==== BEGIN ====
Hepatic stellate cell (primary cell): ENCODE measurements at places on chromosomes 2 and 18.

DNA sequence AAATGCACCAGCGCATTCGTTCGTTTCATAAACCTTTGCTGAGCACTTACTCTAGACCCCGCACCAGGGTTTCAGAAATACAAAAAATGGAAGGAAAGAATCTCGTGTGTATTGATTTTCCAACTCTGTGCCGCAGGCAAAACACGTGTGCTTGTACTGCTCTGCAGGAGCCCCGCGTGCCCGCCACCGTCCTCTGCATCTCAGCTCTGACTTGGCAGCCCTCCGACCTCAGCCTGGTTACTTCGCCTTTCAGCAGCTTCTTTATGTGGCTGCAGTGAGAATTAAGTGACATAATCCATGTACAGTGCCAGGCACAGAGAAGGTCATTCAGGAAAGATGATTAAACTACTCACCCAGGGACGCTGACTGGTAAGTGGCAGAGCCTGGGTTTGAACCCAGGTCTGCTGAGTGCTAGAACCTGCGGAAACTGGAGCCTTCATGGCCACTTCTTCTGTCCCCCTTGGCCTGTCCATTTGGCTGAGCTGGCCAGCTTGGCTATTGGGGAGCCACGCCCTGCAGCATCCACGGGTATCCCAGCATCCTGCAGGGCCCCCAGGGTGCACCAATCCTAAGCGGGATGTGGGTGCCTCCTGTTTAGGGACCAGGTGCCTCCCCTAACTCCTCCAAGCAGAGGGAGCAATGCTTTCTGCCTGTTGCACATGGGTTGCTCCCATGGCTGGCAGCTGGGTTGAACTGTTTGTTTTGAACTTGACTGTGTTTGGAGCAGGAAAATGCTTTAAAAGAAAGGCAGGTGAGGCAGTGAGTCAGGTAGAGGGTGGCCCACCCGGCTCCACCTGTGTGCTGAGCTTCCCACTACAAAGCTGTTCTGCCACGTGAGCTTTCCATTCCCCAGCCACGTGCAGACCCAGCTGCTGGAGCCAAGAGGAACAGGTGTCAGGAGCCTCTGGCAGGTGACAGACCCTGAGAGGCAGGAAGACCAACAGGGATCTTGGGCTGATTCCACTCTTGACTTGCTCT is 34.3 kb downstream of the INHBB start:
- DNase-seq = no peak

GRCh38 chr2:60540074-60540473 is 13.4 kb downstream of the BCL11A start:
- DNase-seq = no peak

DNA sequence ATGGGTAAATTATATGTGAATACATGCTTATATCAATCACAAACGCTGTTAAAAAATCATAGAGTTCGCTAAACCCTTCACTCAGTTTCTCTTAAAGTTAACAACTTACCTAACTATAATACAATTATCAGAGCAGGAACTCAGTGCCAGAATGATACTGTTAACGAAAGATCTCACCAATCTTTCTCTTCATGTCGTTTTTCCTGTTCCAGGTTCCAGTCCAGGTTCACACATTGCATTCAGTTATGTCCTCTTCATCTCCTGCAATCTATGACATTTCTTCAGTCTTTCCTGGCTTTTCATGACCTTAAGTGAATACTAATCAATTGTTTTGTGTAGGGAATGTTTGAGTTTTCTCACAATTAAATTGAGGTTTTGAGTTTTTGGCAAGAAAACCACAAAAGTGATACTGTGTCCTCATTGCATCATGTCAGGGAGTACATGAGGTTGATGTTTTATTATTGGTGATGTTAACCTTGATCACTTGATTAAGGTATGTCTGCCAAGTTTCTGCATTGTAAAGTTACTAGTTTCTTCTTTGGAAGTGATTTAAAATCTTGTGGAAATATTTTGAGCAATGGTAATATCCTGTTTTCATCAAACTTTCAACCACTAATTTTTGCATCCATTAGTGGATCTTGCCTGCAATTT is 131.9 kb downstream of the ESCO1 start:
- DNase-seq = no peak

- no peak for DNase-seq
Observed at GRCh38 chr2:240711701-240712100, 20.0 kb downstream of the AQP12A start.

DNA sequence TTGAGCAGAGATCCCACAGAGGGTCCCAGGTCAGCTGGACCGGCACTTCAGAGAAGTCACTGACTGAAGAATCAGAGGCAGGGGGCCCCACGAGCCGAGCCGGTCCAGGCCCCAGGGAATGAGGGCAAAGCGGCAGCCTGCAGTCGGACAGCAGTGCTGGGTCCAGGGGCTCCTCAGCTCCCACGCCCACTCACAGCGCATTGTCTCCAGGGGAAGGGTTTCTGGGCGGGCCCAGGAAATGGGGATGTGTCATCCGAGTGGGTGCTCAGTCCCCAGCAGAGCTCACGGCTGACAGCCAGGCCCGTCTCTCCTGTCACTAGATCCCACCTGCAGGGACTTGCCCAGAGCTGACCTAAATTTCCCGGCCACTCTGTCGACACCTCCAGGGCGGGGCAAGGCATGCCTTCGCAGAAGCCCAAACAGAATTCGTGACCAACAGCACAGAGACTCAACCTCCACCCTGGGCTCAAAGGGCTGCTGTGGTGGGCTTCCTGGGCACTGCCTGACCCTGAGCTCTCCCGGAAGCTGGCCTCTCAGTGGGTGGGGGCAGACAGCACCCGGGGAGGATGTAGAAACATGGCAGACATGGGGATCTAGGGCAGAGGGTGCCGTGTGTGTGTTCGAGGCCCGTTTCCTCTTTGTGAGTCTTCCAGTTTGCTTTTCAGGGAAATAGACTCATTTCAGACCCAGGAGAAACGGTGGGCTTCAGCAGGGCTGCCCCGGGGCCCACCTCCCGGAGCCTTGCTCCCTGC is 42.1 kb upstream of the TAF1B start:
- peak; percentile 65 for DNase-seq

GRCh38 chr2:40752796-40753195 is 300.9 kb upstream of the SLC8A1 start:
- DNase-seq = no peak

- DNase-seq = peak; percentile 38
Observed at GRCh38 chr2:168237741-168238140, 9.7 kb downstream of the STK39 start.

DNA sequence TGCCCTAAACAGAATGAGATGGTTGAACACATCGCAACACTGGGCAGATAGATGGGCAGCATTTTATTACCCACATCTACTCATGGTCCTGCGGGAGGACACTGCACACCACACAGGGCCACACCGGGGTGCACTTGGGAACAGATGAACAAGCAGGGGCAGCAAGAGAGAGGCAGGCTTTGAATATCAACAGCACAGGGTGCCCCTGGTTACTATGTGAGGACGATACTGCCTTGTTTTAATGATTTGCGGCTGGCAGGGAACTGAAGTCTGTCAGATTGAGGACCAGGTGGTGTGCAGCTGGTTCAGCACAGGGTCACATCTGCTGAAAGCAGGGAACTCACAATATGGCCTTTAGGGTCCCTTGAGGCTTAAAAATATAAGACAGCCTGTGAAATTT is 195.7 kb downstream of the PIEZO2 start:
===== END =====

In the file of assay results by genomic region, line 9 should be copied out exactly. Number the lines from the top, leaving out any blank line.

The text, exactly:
Observed at GRCh38 chr2:240711701-240712100, 20.0 kb downstream of the AQP12A start.